Logistics managers oversee the transportation of goods to ensure efficient and timely delivery. Logistics managers should have excellent time management and organizational skills. Usually a bachelor's degree is required.
Logistics managers oversee and coordinate the storage, distribution and transportation of goods from manufacturing facilities to warehouses to final destinations. Logistics managers and other supply chain employees ensure these processes run smoothly and that products are sent where they are needed. Most logistics managers have bachelor's degrees, though educational requirements vary.
|Required Education||Most have bachelor's degrees|
|Other Requirements||Related work experience|
|Projected Job Growth||2% from 2014-2024 for transportation, storage and distribution managers*|
|Median Salary (2015)||$86,630 for transportation, storage and distribution managers*|
Source: *U.S. Bureau of Labor Statistics
What Is Logistics Management?
Logistics managers, also called supply chain managers, direct the flow of raw materials, manufactured products and other goods from place to place. The Council of Supply Chain Management Professionals (CSCMP) explains that logistics managers provide the business management skills to link suppliers to consumers in the production of material goods by handling all the steps in between (www.careersinsupplychain.org). The CSCMP also states that logistics managers ensure that the right product, in the right quantity and condition, is delivered at the right place, at the right time, at the right cost, to the right customer. These professionals oversee:
- Inventory control
- Materials handling
- Strategic planning
- Customer service
Educational Requirements to Become a Logistics Manager
The educational requirements to become a logistics manager vary by employer and industry; however, O*Net reported that 74% of logistics managers held a bachelor's degree as of 2015 (www.onetonline.org). The CSCMP recommended prospective logistics and supply chain managers acquire skills and knowledge needed for the job through internships and work experience; it also encouraged aspiring mangers to learn business skills and the details of the supply process. Job postings on CareerBuilder.com reflected varying educational requirements, ranging from a high school diploma to a bachelor's degree, all with some logistics and management experience. Additionally, job postings requested that applicants possess some industry-specific experience related to the products or goods they would be working with, since some industries are highly technical.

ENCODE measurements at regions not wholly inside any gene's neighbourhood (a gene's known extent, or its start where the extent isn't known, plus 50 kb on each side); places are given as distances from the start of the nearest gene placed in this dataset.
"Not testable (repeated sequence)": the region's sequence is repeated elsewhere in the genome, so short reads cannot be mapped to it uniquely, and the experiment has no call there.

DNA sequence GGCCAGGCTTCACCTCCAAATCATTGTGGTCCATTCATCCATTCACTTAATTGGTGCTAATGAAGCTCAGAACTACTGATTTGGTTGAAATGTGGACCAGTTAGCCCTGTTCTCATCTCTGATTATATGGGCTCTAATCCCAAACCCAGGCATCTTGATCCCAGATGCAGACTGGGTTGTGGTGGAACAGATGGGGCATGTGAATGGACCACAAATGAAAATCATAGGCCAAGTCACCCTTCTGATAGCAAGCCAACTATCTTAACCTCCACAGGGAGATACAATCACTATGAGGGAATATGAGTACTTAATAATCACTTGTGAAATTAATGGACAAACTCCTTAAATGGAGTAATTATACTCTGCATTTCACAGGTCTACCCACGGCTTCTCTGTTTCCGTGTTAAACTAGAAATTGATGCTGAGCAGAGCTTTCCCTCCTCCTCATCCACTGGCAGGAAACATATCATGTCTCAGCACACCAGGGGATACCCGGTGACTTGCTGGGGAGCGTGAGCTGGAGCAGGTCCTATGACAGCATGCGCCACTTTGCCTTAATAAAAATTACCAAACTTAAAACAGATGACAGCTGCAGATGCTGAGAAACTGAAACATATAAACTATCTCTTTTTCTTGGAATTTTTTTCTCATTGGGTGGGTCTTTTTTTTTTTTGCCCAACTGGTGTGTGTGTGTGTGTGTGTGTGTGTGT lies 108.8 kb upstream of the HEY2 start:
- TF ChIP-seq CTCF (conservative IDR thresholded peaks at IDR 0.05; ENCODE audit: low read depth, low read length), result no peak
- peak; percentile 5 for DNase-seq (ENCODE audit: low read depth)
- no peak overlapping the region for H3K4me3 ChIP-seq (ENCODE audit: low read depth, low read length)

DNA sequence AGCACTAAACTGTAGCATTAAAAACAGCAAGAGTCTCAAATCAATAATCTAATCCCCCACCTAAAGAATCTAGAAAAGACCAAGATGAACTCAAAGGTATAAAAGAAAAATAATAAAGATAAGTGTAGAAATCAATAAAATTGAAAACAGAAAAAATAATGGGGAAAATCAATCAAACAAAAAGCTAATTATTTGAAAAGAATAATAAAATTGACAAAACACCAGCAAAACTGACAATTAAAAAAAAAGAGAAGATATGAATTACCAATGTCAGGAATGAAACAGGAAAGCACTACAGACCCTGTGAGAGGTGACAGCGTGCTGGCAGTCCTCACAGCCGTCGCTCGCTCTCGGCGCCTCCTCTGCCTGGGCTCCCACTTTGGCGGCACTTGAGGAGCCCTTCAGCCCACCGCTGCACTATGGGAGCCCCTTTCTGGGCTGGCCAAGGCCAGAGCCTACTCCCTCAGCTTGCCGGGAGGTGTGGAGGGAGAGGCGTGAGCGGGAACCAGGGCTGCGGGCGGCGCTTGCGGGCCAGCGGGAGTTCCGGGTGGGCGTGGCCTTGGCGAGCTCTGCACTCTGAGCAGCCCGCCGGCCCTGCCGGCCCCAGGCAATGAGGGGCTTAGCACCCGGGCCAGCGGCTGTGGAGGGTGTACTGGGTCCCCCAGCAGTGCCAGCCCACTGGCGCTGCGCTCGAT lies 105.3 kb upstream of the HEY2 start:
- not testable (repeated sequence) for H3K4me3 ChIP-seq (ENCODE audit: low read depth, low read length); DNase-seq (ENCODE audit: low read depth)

An associate's or bachelor's degree program in logistics, supply chain management, business administration or a related field can prepare graduates for a career in logistics management. Students learn the key concepts, strategies and processes of logistics, transportation and supply chain management by combining a business curriculum with focused coursework in supply chain topics. Coursework in logistics degree programs includes purchasing, global logistics, logistics operations, storage and distribution, economics, accounting and business law.
The U.S. Bureau of Labor Statistics (BLS) reported in May 2015 that transportation, storage, and distribution managers earned a median salary of $86,630, on average (www.bls.gov). This statistic includes logistics managers, although no specific salary on logistics managers was available from the BLS.
Logistics managers ensure goods are transported in compliance with policies and regulations, and their responsibilities often include inventory control, customer service, and strategic planning. Many employers require a bachelor degree for this position. Jobs for logistics managers are expected to grow at a slower than average rate through 2024, and the median salary in 2015 was around $87,000.